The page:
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    Madvillain - Madvillainy

    Released: March 24, 2004

    You can hear DOOM in so many of today's rappers, and none of them are ashamed to admit that the masked villain is an influence. With Madlib handling production, Madvillainy is a prime example of how to do things on your own terms. There was always a gap between "underground" hip-hop and mainstream, but Madvillainy lived in world separate from both of those. Madlib dug for jazzy, obscure samples, never polishing them up or adding too much muscle, and DOOM rapped like he was born in the pages of a comic book, technically sound but unconcerned with flash.

    So much of the hip-hop of 2004 ("Tipsy," "Lean Back," "Drop It Like It's Hot") feels forever stuck in 2004. They were huge singles, but the styles have changed and the songs remain remnants of the past, things that we'll forever hear and think, "Ah yeah, I remember listening to that while I was..." Madvillainy doesn't feel like that. It feels like a classic, and when you listen to some of today's rising talent (like Earl Sweatshirt, Mac Miller, and Rejjie Snow) you can hear that Madvillainy vibe, and it doesn't sound like 2004.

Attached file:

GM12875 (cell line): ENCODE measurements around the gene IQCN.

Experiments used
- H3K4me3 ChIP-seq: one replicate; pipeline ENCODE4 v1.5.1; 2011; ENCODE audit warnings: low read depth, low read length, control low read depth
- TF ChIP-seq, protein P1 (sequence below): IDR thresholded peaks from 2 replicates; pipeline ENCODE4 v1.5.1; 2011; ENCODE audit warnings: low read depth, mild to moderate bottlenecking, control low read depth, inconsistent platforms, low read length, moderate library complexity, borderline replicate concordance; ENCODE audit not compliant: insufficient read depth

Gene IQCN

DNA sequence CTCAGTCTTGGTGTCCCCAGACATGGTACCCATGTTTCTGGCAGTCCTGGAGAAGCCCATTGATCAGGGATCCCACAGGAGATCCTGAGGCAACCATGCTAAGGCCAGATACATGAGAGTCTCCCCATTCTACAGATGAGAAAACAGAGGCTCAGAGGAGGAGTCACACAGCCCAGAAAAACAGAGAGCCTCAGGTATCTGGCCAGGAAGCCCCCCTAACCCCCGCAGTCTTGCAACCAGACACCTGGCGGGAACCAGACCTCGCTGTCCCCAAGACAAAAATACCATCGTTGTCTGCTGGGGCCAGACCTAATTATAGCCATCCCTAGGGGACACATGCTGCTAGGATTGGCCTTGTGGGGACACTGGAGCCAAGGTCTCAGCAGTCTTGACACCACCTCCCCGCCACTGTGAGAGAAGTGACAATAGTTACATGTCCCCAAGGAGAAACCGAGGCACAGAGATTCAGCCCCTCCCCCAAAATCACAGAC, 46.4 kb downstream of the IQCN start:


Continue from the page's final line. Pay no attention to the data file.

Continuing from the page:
It was DOOM and Madlib making what they wanted to make, and if they made that same exact album today, it would sound just as special, just as relevant, and in 10 more years if we looked back on it, it would probably be just as influential.

    Maybe that's the thing—while others capitalized off the styles of the moment, DOOM and Madlib made up their own. They weren't trendy, vintage, or ahead of their time. They were simply separate. It was DOOM and Madlib making what they wanted to make, and if they made that same exact album today, it would sound just as special, just as relevant, and in 10 more years if we looked back on it, it would probably be just as influential.

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